WSDL - Service Description - Describes the service. It is an XML-based file for describing a Web service. WSDL stands for Web Services Description Language. It is a service agreement between the server and the client. It details what methods are available, how to call them, and what results to expect. See XML Web Service Description and W3C for more details.

SOAP - Service Communication - Describes the how to communicate with the service. SOAP is used when communicating between the service and the client. This communication happens via the HTTP port, so it uses Internet standard communication. See XML Web Service Wire Formats or W3C for more details.

XSD - Universal Type System - Describes the types used by the functions. XSD stands for XML Schemas and Data. The XSD is a set of rules that define the structure and content of the XML data. This is important because when we call a web service function we need to know how to call the function and how to process the results. This is defined in XSD. See XML Schema Reference (XSD) for more details.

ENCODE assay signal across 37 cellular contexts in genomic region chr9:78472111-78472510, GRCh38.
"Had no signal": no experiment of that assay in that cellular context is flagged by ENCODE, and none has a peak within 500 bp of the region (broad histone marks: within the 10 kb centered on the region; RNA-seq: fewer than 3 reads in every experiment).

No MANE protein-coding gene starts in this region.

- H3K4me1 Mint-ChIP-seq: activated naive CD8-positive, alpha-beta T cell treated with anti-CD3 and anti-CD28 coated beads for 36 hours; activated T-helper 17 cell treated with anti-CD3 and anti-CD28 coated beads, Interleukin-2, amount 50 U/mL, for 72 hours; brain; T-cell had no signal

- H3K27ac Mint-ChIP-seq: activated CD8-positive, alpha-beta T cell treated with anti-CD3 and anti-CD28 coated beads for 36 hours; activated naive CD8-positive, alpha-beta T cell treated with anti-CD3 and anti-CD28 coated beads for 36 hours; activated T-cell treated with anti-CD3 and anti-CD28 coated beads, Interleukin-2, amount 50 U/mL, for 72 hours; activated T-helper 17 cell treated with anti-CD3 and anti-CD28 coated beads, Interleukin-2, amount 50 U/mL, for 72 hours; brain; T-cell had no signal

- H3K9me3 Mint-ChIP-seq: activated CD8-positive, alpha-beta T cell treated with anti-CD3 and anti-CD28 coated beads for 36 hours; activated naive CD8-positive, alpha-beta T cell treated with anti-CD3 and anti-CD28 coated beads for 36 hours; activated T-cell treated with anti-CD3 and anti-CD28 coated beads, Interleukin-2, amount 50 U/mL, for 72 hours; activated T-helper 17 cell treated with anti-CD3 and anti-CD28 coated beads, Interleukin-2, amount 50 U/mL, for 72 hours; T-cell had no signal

XML - Universal Data Format - Describes the format used to pass information between the client and service. XML is the format used to pass data between the two systems. This is similiar to how HTML is a format used to pass information between a website and a browser. See Introduction to XML for more details.

A Sample Web Service

Marking a function as a callable via the web is simply a matter of using the WebMethod attribute. Using Visual Studio .NET, you simply create a Web Service project and then tag the function with the WebMethod attribute. This makes the function visible as a Web Service method.

If the client were to inspect this service, they would see the SubmitOrder as method that is callable. We'll see later how a client would be able to inspect this service.

public void SubmitOrder(PO po)
    // Process the order...

public class PO
    public string shipto;
    public string bill;
    public string comment;
    public ITEM[] items;
    public DateTime orderdate;

public struct ITEM
    int partno;
    string desc;

If a client were to submit an order using this Web Service method, the client would use the following XML file to pass the information from the client to the Web Service.